A Border Tax? To Mexican Restaurants, It’s Just One More Challenge


As one way to pay for the wall he wants to build all across America’s southern border, President Trump has floated the idea of a 20% tax on goods flowing from Mexico.  It’s an idea that would affect lots of Americans, including those who work in New York City’s Mexican restaurants.

What do owners and workers at such places think of the idea?  Judging from a few interviews by NY City Lens, not much. But they have larger concerns.

For one thing, they point out, Mexican produces like avocados are not just for Mexican food. “You have avocados in French restaurants and Italian restaurants,” said Rafael Merlin, the owner of El Porton Mexican Bar and Restaurant, in Harlem.  “You have peppers from Mexico. This affects the whole country.”

Merlin had been fixing an air conditioner near a photo of Emiliano Zapata, one of the leaders of the Mexican Revolution, overlooking a busy dining area. He is skeptical that taxes and regulations will have a greater effect than other factors in the restaurant business.  “The markets don’t care. The markets don’t respect regulation,” said Merlin.  For example, he said restaurant owners frequently adjust to shifting prices. “We are not scared because a box of limes cost us $15 before and then it went up to $110,” said Merlin.

“We would definitely be affected,” he said, but “We might have different things on the menu.”  For the restaurant business, he added, “The rents are a bigger problem than Donald Trump.”

Maggie Dominguez, manager of the Bronx-based Mexican restaurant, Montezuma, said “Our main distributors are here in the U.S.” But Montezuma gets its tequila from Southern Wine and Spirits, which gets it from Mexico, the only country that can export tequila.

While Dominguez, is “very worried,” she said that similar policies directed toward other foreign markets would be more significant. “A lot of goods that the U.S. distributors use come from other countries, not just from Mexico,” she said.  Changes that Montezuma would make “would be from changes with other countries as well.”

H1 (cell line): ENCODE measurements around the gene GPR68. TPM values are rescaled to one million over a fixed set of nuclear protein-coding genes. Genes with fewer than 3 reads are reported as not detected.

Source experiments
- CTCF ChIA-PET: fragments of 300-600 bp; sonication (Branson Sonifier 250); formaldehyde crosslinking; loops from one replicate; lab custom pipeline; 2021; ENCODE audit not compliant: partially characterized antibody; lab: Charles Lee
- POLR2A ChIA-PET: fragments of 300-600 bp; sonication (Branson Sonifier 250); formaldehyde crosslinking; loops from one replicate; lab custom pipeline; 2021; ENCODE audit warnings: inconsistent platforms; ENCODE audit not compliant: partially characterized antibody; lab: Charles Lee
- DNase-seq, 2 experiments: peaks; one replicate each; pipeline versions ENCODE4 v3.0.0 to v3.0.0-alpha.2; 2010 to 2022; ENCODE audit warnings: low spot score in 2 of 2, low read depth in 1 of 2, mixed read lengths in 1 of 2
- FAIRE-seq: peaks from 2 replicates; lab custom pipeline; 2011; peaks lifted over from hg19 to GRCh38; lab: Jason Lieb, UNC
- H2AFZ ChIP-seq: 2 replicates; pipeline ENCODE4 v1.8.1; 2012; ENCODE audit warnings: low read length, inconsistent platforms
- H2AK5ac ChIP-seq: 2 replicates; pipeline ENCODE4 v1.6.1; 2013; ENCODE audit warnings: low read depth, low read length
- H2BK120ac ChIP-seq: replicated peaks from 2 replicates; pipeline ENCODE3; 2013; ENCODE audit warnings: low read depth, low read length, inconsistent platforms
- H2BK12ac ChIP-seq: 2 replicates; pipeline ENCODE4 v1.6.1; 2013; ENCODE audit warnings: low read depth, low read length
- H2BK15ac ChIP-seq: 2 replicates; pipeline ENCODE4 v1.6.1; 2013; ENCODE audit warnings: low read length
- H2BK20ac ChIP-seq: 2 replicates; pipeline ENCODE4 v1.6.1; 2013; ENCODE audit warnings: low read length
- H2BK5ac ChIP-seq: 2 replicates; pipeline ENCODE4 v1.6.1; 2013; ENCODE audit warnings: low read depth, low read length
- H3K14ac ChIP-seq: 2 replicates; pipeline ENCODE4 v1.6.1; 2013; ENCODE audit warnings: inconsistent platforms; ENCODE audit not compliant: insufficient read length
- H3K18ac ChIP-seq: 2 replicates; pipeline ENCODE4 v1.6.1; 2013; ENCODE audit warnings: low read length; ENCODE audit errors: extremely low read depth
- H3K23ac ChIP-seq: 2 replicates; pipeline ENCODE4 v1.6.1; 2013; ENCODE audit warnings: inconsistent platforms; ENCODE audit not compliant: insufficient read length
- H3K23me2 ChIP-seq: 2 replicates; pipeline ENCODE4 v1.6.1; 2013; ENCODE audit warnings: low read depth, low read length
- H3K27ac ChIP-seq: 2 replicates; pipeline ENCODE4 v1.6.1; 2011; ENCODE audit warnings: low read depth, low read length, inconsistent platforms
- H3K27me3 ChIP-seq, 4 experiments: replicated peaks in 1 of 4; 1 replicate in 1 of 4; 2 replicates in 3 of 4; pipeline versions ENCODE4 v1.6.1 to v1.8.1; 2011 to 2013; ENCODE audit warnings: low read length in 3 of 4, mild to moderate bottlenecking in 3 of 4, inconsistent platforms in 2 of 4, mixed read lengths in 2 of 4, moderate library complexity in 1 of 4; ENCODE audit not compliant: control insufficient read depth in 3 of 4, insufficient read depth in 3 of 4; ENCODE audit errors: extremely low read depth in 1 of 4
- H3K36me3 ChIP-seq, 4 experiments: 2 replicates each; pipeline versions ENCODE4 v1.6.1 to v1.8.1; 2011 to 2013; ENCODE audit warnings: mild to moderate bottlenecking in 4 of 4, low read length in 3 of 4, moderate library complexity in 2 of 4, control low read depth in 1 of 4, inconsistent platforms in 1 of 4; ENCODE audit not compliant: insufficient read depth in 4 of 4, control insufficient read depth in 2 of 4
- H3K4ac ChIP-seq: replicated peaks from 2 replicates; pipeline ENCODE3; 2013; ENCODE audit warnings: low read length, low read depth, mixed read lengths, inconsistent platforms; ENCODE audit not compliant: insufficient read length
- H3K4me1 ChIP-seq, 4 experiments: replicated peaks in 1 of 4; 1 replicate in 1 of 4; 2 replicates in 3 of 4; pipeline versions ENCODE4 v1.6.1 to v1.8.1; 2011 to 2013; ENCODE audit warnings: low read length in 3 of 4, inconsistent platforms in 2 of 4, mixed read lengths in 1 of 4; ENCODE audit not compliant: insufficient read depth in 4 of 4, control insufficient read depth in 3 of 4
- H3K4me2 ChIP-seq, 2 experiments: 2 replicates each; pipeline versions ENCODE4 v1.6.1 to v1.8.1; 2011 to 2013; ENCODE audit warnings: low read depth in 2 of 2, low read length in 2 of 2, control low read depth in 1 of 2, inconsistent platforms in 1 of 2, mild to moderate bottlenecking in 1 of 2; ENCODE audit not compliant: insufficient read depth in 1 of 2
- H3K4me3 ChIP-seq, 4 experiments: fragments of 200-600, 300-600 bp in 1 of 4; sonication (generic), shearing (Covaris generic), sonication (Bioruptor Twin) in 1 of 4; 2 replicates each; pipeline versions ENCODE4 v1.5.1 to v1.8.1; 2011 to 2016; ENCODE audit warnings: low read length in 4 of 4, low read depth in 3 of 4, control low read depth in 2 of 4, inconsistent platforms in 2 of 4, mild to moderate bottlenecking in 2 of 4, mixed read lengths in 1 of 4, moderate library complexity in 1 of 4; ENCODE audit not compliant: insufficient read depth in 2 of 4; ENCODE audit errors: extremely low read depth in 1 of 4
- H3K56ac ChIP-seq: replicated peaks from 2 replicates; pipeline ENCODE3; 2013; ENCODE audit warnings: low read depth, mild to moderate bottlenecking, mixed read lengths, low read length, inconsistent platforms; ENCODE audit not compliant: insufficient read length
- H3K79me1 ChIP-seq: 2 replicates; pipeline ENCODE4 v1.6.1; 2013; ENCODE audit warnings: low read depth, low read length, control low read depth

The staff at La Morada Restaurant in the South Bronx has similar concerns beyond the Trump Administration’s policies, but is nonetheless aware of economic ramifications of the proposed tax.  Nestled on Willis Avenue, with a small library in the back consisting of atlases of Mexico, and the works of Jean-Jacques Rousseau and Zora Neale Hurston, among others, La Morada has ripe avocados sitting alongside one of its counters.

“We don’t have loans…gentrification is happening. These other corporations around us have tax cuts,” says Yajaira Saavedra, an assistant manager and waitress at La Morada.  “We don’t have help from the government.” Saavedra is also an artist, and is partly responsible for decorating the wall adjacent to the door with posters in solidarity with undocumented workers, the Lakota tribe protesting the Dakota Access Pipeline, and Black Lives Matter.

“It goes deeper than free trade,” said Saavedra of the problems Trump might represent.  “This is nothing new.”

But Saavedra conceded that the new border tax policy would indeed have repercussions if implemented. La Morada is a staple in the South Bronx, focusing on being accessible to its residents.  “Hunts Point is the biggest source of food, and South Bronx is food dessert,” she said.

Giovanni Amata, the manager of Xochimilco Restaurant  in the Bronx, is also thinking about the possibilities for coping with President Trump’s trade policies.  “About half is of our product is from the U.S. and the other comes from Mexico,”  said Amata. “We can’t raise prices out here.  For guacamole, you were making profit off of $2-$3,” he said.

But if the tax is implemented, he said, you would have to raise the price to make a profit, “and people are not going to buy it. We will just have to make do with whatever we have around here.”